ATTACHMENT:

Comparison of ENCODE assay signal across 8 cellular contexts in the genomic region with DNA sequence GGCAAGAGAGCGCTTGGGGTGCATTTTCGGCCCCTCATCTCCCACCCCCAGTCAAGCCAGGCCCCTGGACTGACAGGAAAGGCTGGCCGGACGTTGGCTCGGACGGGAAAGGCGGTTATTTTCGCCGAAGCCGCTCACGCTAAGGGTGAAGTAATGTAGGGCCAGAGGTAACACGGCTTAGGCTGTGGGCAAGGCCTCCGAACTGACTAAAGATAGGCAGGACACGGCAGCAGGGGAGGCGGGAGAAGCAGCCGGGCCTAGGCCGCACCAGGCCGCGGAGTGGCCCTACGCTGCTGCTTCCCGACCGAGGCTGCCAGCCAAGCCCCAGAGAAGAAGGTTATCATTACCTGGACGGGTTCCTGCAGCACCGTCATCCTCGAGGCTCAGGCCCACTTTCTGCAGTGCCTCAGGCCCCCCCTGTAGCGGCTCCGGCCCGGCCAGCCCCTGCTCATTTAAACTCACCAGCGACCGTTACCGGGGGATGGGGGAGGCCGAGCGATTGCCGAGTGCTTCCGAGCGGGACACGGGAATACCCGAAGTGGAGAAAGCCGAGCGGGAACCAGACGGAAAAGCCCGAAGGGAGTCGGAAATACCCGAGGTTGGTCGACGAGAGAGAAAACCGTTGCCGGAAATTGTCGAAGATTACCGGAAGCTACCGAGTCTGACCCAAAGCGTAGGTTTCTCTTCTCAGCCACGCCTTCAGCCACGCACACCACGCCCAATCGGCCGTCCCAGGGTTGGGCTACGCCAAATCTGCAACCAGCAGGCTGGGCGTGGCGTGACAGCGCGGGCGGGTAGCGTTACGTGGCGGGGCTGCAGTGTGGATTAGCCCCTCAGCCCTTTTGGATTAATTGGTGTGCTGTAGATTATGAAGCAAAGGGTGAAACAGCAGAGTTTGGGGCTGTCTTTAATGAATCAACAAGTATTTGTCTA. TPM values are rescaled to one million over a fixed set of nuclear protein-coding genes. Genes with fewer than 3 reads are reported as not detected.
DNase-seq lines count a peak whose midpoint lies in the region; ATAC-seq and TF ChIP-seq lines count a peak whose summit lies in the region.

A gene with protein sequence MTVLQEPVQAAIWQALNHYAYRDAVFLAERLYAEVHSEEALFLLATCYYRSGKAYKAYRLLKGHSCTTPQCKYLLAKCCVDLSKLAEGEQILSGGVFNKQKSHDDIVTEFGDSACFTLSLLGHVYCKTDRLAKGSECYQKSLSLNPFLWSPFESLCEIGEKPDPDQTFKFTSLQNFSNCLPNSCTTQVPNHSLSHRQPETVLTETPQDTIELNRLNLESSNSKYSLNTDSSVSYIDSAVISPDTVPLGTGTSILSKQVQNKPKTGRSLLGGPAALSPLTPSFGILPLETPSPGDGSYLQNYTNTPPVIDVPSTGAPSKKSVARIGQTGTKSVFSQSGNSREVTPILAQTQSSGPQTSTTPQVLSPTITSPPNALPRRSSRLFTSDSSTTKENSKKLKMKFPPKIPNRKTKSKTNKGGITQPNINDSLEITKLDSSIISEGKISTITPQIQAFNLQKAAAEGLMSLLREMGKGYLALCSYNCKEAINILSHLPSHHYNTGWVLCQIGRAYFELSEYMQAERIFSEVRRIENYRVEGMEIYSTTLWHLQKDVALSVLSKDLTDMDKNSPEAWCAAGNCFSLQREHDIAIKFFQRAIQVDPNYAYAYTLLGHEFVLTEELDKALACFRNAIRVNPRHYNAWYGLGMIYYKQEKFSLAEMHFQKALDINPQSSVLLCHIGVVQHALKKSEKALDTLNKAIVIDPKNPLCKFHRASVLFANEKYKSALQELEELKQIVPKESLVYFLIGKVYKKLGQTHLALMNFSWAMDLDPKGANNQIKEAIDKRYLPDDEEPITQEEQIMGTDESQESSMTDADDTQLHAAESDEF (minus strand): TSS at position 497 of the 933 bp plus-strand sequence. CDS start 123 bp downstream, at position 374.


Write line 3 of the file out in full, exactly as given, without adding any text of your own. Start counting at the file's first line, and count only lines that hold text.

A gene with protein sequence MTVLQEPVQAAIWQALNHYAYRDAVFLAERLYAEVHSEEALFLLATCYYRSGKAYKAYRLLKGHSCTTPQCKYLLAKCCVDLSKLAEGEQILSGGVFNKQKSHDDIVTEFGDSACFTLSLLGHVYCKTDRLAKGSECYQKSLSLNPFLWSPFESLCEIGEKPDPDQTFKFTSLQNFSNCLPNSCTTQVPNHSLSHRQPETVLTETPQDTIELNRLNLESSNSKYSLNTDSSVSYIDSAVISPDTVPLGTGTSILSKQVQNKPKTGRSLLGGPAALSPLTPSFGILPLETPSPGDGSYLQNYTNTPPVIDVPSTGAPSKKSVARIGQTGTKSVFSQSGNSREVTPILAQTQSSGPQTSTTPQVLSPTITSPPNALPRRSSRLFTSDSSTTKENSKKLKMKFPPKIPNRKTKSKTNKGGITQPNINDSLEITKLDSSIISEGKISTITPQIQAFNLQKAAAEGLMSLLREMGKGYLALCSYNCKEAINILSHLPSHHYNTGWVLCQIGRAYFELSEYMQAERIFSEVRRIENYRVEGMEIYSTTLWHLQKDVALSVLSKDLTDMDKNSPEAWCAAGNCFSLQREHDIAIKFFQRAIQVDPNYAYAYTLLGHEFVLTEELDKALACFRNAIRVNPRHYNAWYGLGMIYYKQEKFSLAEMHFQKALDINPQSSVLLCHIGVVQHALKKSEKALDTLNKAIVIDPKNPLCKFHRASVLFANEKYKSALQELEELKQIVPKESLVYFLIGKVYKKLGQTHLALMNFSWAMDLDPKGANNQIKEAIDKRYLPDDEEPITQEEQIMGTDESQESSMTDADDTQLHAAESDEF (minus strand): TSS at position 497 of the 933 bp plus-strand sequence. CDS start 123 bp downstream, at position 374.